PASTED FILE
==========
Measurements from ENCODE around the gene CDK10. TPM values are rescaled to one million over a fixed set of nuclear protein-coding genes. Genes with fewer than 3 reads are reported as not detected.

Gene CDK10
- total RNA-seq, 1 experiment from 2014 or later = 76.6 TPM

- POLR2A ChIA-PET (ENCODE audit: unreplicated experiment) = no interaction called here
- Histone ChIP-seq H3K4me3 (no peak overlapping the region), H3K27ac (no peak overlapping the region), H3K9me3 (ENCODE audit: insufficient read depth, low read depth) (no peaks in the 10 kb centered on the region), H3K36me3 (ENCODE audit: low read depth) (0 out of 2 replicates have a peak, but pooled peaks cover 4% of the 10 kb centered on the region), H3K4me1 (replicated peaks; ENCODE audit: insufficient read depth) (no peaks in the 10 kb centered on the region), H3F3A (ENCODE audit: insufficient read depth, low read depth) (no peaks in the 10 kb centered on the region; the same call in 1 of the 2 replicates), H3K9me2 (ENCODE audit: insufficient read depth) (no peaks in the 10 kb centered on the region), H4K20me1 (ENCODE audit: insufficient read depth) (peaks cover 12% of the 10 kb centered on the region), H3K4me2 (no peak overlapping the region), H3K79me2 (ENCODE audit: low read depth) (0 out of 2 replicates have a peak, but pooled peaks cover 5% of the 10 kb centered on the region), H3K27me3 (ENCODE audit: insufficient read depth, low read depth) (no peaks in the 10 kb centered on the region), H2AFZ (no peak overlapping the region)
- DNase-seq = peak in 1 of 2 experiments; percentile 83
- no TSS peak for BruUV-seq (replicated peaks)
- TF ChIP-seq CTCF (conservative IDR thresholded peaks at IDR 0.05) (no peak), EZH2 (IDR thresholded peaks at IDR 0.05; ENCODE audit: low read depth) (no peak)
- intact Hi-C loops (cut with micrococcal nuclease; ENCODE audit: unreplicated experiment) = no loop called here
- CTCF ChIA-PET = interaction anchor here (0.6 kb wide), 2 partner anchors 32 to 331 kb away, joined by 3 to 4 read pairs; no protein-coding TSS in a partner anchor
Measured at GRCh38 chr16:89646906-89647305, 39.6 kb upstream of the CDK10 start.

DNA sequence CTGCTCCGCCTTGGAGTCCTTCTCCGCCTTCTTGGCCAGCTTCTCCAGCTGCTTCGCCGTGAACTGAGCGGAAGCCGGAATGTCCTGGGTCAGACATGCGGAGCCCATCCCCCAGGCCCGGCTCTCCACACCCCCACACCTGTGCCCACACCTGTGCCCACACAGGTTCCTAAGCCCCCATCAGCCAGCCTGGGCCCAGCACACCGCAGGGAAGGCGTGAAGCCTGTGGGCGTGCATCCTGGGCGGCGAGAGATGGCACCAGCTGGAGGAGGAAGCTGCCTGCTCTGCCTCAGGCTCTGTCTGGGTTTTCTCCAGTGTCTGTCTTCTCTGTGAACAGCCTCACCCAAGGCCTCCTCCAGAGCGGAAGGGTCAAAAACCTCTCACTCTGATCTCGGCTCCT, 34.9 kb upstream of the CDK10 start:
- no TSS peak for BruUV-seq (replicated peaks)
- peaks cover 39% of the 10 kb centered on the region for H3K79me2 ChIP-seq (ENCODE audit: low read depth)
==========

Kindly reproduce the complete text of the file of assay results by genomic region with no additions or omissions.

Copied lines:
Measurements from ENCODE around the gene CDK10. TPM values are rescaled to one million over a fixed set of nuclear protein-coding genes. Genes with fewer than 3 reads are reported as not detected.

Gene CDK10
- total RNA-seq, 1 experiment from 2014 or later = 76.6 TPM

- POLR2A ChIA-PET (ENCODE audit: unreplicated experiment) = no interaction called here
- Histone ChIP-seq H3K4me3 (no peak overlapping the region), H3K27ac (no peak overlapping the region), H3K9me3 (ENCODE audit: insufficient read depth, low read depth) (no peaks in the 10 kb centered on the region), H3K36me3 (ENCODE audit: low read depth) (0 out of 2 replicates have a peak, but pooled peaks cover 4% of the 10 kb centered on the region), H3K4me1 (replicated peaks; ENCODE audit: insufficient read depth) (no peaks in the 10 kb centered on the region), H3F3A (ENCODE audit: insufficient read depth, low read depth) (no peaks in the 10 kb centered on the region; the same call in 1 of the 2 replicates), H3K9me2 (ENCODE audit: insufficient read depth) (no peaks in the 10 kb centered on the region), H4K20me1 (ENCODE audit: insufficient read depth) (peaks cover 12% of the 10 kb centered on the region), H3K4me2 (no peak overlapping the region), H3K79me2 (ENCODE audit: low read depth) (0 out of 2 replicates have a peak, but pooled peaks cover 5% of the 10 kb centered on the region), H3K27me3 (ENCODE audit: insufficient read depth, low read depth) (no peaks in the 10 kb centered on the region), H2AFZ (no peak overlapping the region)
- DNase-seq = peak in 1 of 2 experiments; percentile 83
- no TSS peak for BruUV-seq (replicated peaks)
- TF ChIP-seq CTCF (conservative IDR thresholded peaks at IDR 0.05) (no peak), EZH2 (IDR thresholded peaks at IDR 0.05; ENCODE audit: low read depth) (no peak)
- intact Hi-C loops (cut with micrococcal nuclease; ENCODE audit: unreplicated experiment) = no loop called here
- CTCF ChIA-PET = interaction anchor here (0.6 kb wide), 2 partner anchors 32 to 331 kb away, joined by 3 to 4 read pairs; no protein-coding TSS in a partner anchor
Measured at GRCh38 chr16:89646906-89647305, 39.6 kb upstream of the CDK10 start.

DNA sequence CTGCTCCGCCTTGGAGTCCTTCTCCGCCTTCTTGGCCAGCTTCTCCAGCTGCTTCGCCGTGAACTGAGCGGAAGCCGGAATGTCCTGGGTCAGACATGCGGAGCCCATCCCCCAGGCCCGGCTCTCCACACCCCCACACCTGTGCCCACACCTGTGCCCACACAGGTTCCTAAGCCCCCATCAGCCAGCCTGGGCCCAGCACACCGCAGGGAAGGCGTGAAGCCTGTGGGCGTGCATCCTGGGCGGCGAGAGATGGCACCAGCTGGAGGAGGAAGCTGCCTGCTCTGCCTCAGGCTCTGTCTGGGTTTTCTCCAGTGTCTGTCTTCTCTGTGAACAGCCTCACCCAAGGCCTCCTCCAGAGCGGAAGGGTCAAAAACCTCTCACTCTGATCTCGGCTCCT, 34.9 kb upstream of the CDK10 start:
- no TSS peak for BruUV-seq (replicated peaks)
- peaks cover 39% of the 10 kb centered on the region for H3K79me2 ChIP-seq (ENCODE audit: low read depth)